Things You'll Need
Brie originates from the south and east regions around Paris and has been suggested to date back to the fifth century. In 1815, it was so popular that Prince Tallyrand named it the King of Cheese. If you're after a quick snack, then brie and crackers is the ideal indulgence. However, sometimes the paper which it is wrapped it can stick to the outer rind of the brie, especially if it has been left in a warm area. Do not panic, because the paper can be easily removed.
Put the brie on a plate. If you put it directly on a surface it might collect crumbs or dirt. You can turn it on the plate and prevent this from happening.
Turn the brie around to find where the paper overlaps. Find the seam where the brie paper wraps around the cheese.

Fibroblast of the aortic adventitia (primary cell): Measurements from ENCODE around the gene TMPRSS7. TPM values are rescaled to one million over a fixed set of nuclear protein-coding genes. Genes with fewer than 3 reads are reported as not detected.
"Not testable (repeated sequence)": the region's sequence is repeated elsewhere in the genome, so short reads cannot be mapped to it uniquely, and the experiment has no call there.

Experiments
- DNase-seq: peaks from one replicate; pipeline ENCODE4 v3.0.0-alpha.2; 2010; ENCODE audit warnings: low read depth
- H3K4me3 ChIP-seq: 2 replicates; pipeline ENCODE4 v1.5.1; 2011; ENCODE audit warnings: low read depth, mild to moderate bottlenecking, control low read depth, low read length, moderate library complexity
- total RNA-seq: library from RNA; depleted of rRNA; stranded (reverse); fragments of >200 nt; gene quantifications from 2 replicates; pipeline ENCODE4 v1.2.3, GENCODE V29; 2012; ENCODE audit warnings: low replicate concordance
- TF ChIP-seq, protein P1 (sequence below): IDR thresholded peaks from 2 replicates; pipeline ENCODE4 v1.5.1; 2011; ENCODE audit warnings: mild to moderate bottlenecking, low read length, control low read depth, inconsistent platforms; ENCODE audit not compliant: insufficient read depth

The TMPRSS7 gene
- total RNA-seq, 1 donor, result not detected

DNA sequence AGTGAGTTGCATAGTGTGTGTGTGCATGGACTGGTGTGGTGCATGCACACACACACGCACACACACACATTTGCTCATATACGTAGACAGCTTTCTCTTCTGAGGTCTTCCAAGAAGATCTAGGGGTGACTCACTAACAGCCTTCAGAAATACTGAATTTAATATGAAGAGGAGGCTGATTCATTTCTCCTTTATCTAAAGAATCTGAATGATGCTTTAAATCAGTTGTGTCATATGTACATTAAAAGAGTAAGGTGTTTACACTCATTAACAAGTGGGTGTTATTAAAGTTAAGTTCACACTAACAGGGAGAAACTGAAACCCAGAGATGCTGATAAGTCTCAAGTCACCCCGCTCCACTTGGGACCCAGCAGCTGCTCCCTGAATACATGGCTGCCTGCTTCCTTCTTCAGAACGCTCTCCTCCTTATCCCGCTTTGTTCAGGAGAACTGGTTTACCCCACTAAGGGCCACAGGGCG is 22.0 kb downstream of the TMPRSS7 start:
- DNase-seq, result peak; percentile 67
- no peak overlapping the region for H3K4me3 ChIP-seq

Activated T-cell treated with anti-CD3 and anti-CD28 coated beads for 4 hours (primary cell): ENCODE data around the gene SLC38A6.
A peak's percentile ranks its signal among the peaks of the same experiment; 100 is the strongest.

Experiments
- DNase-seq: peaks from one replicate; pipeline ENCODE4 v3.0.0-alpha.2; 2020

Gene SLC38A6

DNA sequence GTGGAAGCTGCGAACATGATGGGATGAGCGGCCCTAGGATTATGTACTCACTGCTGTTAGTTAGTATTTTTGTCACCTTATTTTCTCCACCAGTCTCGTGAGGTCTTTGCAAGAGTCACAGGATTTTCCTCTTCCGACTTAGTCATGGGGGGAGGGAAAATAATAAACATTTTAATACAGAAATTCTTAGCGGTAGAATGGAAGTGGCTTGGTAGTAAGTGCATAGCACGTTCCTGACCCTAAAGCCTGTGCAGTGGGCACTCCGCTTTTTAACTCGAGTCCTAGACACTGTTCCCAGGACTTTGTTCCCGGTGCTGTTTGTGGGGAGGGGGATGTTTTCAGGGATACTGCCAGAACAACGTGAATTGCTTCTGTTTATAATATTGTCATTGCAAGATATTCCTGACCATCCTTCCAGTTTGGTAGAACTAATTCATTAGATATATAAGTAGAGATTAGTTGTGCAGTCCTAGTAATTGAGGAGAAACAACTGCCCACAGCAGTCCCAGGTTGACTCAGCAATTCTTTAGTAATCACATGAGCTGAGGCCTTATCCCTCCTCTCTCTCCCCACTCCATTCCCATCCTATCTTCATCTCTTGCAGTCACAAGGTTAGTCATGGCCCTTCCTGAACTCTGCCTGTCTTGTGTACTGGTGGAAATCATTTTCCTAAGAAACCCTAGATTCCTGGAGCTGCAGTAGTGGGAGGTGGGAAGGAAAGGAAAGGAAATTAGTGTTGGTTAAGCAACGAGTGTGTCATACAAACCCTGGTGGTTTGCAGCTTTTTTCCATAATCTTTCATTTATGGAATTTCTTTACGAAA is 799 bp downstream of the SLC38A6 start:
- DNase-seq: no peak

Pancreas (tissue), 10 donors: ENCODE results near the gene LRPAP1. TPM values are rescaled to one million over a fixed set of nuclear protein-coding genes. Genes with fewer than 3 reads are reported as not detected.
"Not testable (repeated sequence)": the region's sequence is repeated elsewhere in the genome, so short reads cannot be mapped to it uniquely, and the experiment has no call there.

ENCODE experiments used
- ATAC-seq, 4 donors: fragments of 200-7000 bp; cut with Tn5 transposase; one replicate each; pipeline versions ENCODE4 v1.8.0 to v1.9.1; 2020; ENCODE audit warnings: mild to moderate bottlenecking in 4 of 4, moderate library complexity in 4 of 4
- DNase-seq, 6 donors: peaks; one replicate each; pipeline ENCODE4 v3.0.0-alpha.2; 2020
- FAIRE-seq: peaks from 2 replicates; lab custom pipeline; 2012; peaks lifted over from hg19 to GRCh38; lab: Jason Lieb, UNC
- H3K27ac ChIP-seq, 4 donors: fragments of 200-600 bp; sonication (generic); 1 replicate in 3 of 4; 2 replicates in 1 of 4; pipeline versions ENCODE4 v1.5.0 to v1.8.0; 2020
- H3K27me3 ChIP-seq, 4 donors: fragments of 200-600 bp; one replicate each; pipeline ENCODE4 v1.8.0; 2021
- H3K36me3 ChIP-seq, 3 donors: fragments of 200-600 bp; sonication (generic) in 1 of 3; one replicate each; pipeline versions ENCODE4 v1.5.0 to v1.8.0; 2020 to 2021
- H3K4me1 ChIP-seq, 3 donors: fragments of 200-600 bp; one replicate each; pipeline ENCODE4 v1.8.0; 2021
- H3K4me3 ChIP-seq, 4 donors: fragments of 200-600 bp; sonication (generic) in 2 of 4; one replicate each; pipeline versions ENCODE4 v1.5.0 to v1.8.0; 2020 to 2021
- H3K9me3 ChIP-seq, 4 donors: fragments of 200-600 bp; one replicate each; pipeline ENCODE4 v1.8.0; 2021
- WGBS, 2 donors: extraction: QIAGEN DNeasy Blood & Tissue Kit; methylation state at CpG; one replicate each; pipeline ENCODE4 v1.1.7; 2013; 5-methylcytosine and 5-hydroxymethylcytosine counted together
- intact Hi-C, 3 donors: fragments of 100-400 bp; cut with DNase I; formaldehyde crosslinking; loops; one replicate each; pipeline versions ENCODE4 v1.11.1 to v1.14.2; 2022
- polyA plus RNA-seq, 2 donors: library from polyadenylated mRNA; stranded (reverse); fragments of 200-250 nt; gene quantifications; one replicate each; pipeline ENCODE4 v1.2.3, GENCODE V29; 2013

Slide the butter knife between the two layers of paper. Pry it upwards to rip the paper off the brie. You are likely to find it is glued in a specific spot. At this point, put the knife down and gently pull the paper away from the cheese.
Unwrap the brie. If parts of it are stuck to the cheese, simply use the knife to cut the paper away from the cheese. Do this in small sections.
Cut slices of brie. Then wrap it up in the wax paper to keep it fresh.